This claim is patently untrue. Irenaeus, Tertullian, and Clement of Alexandria were writing in the end of the 2nd century. Papias was the beginning of the 2nd century. And you have completely neglected to mention Clement of Rome and Ignatius from the end of the 1st century. There was consensus from the beginning. There is no ancient evidence of the authorship of Matthew being contested. There is no ancient evidence against Matthew as author.

> So Let's take about Papias because really it is the only thing that traditional attribution has.

This is not true at all. Here's SOME of the evidence for Matthew as the writer of Matthew:

- The superscription "According to Matthew" is part of the first editions we have of the Gospel (mid-2nd century). It is found on ALL known manuscripts of the book. There is no manuscript without the attribution "According to Matthew" and no evidence contesting Matthean authorship.
- The Church Fathers, not just Papias, were unanimous in attributing it to Matthew.
- It is undeniable that the titles of all four Gospels were unanimously accepted over a large geographical region in the 2nd century. Because travelers networked early Christian assemblies throughout the Empire, early traditions concerning the authors have credibility.
- The author was a conservative-minded Jew, aware of but not inclined to sectarian views. This fits Matthew's profile.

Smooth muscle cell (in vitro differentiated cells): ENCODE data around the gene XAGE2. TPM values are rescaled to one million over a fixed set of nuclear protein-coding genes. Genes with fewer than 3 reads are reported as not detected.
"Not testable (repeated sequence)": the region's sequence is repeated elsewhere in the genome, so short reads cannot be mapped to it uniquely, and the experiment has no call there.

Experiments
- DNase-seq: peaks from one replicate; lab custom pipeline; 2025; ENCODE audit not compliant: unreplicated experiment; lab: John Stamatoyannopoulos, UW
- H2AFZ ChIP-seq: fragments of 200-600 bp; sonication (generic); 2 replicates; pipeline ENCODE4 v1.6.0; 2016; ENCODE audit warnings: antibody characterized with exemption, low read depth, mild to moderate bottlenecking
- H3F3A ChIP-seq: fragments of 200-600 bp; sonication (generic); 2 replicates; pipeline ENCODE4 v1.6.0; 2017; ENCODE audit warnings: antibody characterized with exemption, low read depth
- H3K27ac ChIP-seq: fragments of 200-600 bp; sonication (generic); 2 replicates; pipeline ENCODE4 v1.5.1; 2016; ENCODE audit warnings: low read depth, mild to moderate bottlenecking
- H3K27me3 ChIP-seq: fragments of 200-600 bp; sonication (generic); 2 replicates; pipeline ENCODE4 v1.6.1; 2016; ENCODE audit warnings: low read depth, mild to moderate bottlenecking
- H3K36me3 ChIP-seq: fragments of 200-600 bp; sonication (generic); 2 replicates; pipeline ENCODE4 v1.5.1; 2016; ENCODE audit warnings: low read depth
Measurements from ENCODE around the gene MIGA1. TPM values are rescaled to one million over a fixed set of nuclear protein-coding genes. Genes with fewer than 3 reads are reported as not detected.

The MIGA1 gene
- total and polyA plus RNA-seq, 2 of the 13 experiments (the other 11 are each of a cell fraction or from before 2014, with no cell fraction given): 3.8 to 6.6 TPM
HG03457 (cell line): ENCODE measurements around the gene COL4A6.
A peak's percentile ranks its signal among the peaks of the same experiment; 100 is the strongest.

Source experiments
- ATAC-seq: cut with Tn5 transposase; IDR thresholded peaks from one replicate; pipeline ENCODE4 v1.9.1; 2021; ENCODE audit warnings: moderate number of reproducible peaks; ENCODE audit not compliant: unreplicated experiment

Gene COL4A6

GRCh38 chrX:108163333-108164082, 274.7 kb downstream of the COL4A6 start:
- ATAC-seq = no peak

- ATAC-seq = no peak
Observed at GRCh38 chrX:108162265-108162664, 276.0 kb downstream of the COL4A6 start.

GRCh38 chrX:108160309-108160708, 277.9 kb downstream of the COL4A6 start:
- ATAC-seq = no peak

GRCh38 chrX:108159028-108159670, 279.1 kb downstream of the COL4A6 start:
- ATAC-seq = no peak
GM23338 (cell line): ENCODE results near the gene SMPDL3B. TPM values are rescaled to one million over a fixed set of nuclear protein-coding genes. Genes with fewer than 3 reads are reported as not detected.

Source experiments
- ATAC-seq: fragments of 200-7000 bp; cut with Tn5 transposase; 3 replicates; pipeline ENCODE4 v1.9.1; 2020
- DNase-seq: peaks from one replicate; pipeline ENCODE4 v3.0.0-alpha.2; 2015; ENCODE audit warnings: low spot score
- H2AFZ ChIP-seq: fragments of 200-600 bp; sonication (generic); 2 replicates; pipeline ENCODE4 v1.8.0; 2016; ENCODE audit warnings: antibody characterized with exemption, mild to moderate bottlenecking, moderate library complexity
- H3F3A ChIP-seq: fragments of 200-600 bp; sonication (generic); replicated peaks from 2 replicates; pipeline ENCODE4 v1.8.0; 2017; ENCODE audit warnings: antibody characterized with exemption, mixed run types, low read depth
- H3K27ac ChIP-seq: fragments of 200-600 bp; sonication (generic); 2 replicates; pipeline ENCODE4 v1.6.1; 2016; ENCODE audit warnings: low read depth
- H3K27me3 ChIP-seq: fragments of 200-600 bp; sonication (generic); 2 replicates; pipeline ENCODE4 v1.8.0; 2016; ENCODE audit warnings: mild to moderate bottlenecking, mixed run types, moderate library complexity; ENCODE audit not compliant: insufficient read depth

- The interest of the Gospel in the Law, in ecclesiastical matters, in oral interpretation of law and custom, would come most readily from a man trained in the legal disciplines (Matthew, or Levi), or from one who had been in constant touch with men so trained. Matthew fits the bill.
- The preservation of sayings of Jesus about the Law, and about some of its interpreters, would be precisely the kind of interest we might expect from a Levite.
- The Gospel presents a picture of Jesus carefully preserving the true principles of the Mosaic Law. Again, Matthew fits the bill.
- The level of Greek fits a man who was probably tri-lingual, a native Palestinian but who regularly does business in Greek (a tax collector; Matthew fits the bill)
- The archaic expressions, interest in ecclesiastical matters, carefully recorded statements of Jesus about the Law, together with an already dying form of writing, all serve to convince us that we are dealing with an author very much as we would expect Matthew to be, and that the writing was earlier, rather than later.